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Philosophy of Early Education

Nature volume 140, pages 479480 (18 September 1937) | Download Citation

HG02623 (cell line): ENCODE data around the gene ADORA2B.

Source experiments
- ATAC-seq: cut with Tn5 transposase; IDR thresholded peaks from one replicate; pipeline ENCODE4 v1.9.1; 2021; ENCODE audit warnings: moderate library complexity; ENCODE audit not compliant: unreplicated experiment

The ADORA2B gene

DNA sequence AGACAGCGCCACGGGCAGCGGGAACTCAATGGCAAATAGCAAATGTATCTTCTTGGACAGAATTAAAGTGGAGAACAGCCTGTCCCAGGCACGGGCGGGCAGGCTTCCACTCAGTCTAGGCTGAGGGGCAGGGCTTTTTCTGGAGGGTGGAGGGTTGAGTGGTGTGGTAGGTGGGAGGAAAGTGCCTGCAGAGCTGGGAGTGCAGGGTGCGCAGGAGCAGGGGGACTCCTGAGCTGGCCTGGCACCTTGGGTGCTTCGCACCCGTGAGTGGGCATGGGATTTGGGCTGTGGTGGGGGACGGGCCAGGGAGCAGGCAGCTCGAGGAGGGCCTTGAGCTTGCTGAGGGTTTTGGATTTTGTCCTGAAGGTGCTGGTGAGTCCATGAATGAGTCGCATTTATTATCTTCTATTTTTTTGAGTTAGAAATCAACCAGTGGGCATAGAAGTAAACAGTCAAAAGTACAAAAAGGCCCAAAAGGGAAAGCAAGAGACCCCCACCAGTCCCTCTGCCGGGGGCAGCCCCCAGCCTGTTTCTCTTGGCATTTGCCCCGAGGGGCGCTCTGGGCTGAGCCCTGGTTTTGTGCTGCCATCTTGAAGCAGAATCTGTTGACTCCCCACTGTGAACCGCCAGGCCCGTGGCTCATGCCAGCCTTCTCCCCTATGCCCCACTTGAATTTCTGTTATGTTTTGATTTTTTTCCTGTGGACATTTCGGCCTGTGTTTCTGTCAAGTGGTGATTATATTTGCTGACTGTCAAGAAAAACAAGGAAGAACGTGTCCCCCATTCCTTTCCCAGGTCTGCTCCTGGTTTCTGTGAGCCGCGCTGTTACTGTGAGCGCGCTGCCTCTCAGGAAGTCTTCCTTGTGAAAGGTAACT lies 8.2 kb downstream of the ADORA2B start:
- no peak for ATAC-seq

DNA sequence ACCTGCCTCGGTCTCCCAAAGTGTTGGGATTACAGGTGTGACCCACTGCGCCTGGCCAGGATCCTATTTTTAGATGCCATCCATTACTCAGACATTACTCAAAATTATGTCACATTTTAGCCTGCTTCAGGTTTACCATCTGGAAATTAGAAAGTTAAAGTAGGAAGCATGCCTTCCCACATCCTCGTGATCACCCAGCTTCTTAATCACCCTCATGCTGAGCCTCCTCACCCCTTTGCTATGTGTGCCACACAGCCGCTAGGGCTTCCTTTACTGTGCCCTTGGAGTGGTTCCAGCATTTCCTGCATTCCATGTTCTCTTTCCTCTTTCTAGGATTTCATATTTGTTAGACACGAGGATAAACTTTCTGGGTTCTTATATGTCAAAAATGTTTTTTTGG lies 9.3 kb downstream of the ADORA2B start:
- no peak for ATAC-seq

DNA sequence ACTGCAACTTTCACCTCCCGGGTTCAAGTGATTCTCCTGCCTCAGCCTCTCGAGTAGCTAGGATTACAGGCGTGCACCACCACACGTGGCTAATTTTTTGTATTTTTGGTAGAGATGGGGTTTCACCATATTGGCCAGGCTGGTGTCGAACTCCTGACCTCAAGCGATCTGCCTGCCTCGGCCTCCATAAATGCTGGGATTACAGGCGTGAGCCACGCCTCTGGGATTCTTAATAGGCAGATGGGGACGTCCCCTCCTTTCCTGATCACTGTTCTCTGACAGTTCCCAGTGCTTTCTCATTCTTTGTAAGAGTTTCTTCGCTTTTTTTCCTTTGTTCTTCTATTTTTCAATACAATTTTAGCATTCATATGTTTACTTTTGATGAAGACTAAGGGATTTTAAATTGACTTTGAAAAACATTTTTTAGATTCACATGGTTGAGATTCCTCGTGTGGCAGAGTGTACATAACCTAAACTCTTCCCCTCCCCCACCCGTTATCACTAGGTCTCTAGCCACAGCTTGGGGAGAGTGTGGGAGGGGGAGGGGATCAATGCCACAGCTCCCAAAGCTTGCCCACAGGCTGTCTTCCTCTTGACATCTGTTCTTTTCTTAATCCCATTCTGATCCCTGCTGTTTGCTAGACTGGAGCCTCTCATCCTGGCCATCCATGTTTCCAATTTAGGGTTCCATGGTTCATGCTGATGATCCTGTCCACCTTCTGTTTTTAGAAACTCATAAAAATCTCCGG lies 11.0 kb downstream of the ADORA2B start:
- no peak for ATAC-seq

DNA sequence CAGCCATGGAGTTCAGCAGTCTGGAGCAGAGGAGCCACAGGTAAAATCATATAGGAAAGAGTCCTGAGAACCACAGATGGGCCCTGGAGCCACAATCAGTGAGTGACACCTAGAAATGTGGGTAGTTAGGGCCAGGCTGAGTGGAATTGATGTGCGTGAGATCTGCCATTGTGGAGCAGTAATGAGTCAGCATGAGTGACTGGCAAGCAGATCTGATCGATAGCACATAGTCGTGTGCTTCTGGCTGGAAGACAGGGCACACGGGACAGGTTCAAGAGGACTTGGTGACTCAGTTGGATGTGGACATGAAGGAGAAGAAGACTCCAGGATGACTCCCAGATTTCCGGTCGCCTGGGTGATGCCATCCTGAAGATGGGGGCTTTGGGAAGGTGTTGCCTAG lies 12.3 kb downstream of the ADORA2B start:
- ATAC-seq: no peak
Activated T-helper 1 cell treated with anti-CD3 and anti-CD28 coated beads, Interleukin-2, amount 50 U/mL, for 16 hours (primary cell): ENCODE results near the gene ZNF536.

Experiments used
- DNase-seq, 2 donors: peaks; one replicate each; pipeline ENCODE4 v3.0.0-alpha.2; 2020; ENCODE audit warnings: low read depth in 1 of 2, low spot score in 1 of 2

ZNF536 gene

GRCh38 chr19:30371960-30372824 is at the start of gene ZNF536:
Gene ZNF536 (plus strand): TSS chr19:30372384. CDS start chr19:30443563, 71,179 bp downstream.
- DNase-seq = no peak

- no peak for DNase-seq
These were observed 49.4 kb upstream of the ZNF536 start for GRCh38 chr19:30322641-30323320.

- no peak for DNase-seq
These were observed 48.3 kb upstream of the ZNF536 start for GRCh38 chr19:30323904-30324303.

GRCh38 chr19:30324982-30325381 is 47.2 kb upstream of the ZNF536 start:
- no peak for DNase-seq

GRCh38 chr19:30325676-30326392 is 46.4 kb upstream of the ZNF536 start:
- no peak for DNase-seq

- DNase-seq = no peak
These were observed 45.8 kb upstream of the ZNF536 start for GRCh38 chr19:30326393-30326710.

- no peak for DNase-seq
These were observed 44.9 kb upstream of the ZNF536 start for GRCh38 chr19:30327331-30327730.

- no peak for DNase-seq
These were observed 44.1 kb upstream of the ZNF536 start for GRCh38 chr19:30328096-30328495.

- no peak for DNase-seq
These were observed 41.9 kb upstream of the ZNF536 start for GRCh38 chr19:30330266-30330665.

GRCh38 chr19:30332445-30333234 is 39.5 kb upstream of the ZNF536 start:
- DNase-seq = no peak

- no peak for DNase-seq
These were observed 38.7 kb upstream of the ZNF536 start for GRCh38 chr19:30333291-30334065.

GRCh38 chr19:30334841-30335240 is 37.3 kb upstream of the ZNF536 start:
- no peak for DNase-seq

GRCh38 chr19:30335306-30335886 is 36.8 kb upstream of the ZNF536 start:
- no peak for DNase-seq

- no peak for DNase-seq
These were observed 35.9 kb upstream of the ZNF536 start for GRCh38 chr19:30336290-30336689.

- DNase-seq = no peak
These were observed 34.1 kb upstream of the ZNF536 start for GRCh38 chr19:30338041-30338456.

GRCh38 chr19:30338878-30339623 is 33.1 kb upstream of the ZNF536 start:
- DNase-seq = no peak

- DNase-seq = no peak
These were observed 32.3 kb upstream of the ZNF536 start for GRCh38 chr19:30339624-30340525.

IT was a foregone conclusion that so original and stimulating a contributor to contemporary thought as Mr. H. G. Wells—on this occasion we are almost invited to dub him Dr. H. G. Wells— would have things to say to Section L (Education) of the British Association calculated to provoke lively interest and discussion. Few listeners to his presidential address, many of whom were working teachers, could have adopted the language of Tennyson's "Northern Farmer": "An' I thowt a said whot a owt to 'a said, an' I coom'd awaäy". The address was probably the better for being plain-spoken and provocative, for only so could Mr. Wells have been at his characteristic best.

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